Futures Vs. Fundamentals
There’s a tug of war going on in the market, Cramer said during Thursday’s Mad Money, between stock fundamentals and futures.
The fundamentals in this market are painfully clear: Unemployment’s on its way up, earnings estimates are too high given business conditions, and most likely the last good quarter your favorite company reported was the last good quarter your favorite company will report for quite some time. So no one wants to own individual stocks.
But at the same time, stocks as an asset class have become cheap relative to other asset classes like gold, real estate and bonds. As a result, money is pouring into futures such as the S&P 500. And it is this trend that is pushing the market up even though the outlook for the companies underneath is pretty grim, at least for most of them.
So the market wants to go higher because it’s fallen so far, but the fundamentals of individual stocks are so bad that simple finance demands they go lower. On a down day, you can tell the fundamentals won out. On an up day, it’s the futures that were in control. And if you want to make money, Cramer said, you have to suspend belief in individual stocks and ride those futures higher.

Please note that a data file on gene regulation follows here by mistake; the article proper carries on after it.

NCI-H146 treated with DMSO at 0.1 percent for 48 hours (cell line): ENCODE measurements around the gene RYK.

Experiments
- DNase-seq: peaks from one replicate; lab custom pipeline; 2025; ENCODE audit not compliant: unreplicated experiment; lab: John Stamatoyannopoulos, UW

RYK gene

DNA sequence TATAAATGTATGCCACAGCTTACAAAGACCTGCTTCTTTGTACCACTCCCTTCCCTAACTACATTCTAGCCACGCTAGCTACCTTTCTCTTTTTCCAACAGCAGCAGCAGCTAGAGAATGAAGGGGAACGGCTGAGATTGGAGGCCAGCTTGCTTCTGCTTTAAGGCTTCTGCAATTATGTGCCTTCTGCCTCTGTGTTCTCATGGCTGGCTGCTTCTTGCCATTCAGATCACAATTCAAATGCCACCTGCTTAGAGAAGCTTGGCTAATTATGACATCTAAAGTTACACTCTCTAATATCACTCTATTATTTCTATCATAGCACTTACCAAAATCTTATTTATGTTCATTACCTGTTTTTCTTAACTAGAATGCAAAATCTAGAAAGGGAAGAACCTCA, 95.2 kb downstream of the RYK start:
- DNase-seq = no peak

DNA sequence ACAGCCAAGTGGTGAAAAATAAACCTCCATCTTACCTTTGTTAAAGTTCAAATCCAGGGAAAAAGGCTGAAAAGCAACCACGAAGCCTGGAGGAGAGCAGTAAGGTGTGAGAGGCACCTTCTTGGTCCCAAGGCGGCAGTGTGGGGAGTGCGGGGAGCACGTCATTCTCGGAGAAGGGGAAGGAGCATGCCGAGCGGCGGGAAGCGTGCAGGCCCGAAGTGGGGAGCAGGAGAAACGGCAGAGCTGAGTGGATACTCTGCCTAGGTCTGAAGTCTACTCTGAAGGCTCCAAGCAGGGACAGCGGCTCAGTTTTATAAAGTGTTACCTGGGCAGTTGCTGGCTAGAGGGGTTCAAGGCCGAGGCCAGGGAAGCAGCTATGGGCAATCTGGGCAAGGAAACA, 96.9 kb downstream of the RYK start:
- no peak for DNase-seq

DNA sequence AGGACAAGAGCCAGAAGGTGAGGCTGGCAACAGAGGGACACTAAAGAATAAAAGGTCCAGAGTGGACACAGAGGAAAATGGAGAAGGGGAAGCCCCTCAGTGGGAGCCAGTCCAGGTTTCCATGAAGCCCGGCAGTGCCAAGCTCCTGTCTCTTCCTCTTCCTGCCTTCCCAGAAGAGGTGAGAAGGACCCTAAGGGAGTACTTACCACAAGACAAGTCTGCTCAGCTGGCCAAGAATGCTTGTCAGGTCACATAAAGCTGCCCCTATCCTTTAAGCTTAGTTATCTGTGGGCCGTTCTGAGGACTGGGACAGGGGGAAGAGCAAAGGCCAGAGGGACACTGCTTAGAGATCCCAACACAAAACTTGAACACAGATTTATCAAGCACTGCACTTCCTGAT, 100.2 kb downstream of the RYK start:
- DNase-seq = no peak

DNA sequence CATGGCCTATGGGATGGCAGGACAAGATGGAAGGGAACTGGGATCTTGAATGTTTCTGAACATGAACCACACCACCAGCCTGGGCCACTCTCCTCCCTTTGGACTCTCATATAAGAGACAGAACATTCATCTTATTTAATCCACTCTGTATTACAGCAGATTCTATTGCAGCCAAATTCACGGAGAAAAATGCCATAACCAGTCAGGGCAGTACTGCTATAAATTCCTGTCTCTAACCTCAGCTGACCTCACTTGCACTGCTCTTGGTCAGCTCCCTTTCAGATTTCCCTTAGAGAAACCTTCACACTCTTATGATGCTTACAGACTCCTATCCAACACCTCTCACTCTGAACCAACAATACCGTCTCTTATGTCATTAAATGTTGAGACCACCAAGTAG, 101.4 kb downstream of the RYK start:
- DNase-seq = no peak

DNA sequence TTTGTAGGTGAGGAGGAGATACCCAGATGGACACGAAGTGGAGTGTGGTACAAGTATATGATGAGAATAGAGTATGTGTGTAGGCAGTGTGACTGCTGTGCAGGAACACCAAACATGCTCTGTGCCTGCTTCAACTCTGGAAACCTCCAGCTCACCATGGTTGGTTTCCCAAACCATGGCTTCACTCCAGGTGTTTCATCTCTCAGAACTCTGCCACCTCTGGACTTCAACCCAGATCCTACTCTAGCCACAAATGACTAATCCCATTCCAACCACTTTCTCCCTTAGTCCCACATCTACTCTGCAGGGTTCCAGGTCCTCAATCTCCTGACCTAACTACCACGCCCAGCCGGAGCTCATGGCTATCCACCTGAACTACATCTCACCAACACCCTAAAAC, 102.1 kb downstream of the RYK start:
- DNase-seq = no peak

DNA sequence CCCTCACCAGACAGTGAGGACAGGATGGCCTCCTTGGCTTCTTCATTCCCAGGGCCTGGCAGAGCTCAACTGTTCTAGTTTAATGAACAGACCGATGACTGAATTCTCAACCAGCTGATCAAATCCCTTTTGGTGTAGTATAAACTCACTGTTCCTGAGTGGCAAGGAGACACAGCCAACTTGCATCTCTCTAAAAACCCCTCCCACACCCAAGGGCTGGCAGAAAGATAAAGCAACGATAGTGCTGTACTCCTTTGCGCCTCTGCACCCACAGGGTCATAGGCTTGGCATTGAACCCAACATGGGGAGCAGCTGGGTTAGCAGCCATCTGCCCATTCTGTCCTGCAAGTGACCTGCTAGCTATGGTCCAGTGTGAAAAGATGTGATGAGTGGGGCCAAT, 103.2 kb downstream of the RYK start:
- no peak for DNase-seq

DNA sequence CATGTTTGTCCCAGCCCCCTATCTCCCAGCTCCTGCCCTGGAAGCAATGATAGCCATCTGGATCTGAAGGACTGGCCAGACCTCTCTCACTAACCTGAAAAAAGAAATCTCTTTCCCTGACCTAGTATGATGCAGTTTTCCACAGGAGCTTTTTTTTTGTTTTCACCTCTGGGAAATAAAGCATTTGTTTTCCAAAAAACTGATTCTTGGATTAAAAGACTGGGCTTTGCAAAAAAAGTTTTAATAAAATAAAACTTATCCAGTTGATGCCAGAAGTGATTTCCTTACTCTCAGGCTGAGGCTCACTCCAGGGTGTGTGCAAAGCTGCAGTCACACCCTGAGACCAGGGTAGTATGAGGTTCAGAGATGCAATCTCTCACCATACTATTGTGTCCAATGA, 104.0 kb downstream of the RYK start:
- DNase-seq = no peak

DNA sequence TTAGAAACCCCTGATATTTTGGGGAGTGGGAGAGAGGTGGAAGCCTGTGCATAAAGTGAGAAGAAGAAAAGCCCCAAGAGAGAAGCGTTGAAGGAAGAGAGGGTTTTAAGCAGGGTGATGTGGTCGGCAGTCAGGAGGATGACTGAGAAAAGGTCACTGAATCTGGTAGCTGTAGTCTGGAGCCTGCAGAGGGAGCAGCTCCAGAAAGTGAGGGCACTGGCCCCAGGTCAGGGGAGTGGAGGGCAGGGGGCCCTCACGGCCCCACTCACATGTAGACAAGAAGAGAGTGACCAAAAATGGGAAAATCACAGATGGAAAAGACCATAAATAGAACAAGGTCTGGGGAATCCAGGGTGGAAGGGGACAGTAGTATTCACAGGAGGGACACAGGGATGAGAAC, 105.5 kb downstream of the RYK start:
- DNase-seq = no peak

- Watch the video to find out how pension funds are fueling this trend.
Example: U.S. Steel. Here’s a stock that’s fallen $165, with analysts downgrading it even before it reported its third quarter Wednesday and a forecast that was less than upbeat. But the stock went up anyway because it’s part of the S&P. The analysts were right to cut estimates, Cramer said, but they misjudged the asset class’ reverse gravity effect.
Cramer expects this trend will continue, and there’s no indication of which side will win. But at least you now know how the market can work even though individual stocks shouldn’t be owned.
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